The amendment from Senators Mark Udall and Jim Webb sought to remove sections that would allow indefinite detention of civilians and limit the rights of detainees. It failed in a 37 to 61 vote. Another amendment to the Defense bill would permit methods of interrogation, such as water boarding, that are widely considered torture. The amendment would supersede the executive order signed by President Obama in January 2009 that prohibits the use of torture by US forces. Critics say it could bring policy back to the Bush-era with an expansive and unchecked power that could violate international law.
For more on this, we’re joined by Jonathan Hafetz. He’s a professor at Seton Hall Law School and the author of Habeas Corpus After 9/11: Confronting America’s New Global Detention System.
Senate Democrats propose tax relief for working families
Senate democrats are also holding a vote this week to provide tax relief to working families that is paid for by taxing millionaires. Matt Laslo reports on the effort to extend a payroll tax holiday.
CUNY raises tuition as fee hikes spread across campuses
Across the country tuition hikes at public universities are proposed or going into effect and, critics say, threatening the foundation of public education. In California, students went on strike Monday at UC Davis and faculty members joined protesters at campuses in Los Angeles and Merced as the Board of Regents met to consider tuition raises throughout the University system. In Tampa, students gathered at the University of South Florida to protest a 15 percent annual rise in tuition. And in New York, despite months of protests, CUNY’s Board of Trustees voted 15 to 1 to approve a 30 percent tuition hike. Students will now pay $300 more each year through 2016, when the cost will be nearly $6,400 for four years of undergraduate studies. Community News Production Institute Reporter Jaisal Noor has more.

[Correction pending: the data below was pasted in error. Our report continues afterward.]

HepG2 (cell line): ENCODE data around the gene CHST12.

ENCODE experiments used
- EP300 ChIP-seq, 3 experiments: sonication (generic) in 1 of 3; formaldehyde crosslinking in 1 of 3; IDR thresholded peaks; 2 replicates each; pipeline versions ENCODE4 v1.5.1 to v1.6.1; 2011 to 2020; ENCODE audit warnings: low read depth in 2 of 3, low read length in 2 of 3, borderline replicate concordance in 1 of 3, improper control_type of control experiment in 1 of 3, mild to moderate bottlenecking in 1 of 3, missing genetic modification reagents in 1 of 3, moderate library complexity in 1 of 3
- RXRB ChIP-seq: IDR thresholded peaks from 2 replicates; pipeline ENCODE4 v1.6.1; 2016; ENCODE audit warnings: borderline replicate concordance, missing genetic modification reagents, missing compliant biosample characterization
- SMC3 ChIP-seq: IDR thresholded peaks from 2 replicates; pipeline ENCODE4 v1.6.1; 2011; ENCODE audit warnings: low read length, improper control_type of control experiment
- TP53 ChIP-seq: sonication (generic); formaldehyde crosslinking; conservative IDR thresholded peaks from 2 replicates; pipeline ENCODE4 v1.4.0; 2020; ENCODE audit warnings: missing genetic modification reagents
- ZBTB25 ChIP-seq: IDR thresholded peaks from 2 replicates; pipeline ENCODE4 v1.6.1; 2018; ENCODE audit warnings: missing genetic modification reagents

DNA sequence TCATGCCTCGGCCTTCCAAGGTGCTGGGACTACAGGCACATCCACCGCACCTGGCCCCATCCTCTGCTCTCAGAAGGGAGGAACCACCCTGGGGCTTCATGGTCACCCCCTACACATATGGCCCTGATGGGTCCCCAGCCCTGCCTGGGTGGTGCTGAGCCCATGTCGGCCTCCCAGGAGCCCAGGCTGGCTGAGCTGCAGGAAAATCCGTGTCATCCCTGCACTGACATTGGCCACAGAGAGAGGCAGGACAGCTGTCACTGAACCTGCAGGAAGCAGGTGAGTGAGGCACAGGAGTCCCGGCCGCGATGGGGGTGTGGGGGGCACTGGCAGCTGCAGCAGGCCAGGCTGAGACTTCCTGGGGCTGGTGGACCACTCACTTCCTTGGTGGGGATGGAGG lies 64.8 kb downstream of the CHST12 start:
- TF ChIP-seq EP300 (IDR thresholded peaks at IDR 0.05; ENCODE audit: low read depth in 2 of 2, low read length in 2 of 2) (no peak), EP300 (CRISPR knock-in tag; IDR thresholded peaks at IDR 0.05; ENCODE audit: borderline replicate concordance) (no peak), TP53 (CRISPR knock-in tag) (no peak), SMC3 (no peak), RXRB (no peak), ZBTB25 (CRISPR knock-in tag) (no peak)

Rural communities hit by threatened post office closures
Thousands of post office branches around the country are on a list for possible closure, many in rural areas. The postal service has been struggling financially and lost more than $5 billion this fiscal year. Earlier this month, post offices were given a temporary reprieve. But people around the country continue to voice concerns about the impact on communities. FSRN’s Maeve Conran reports.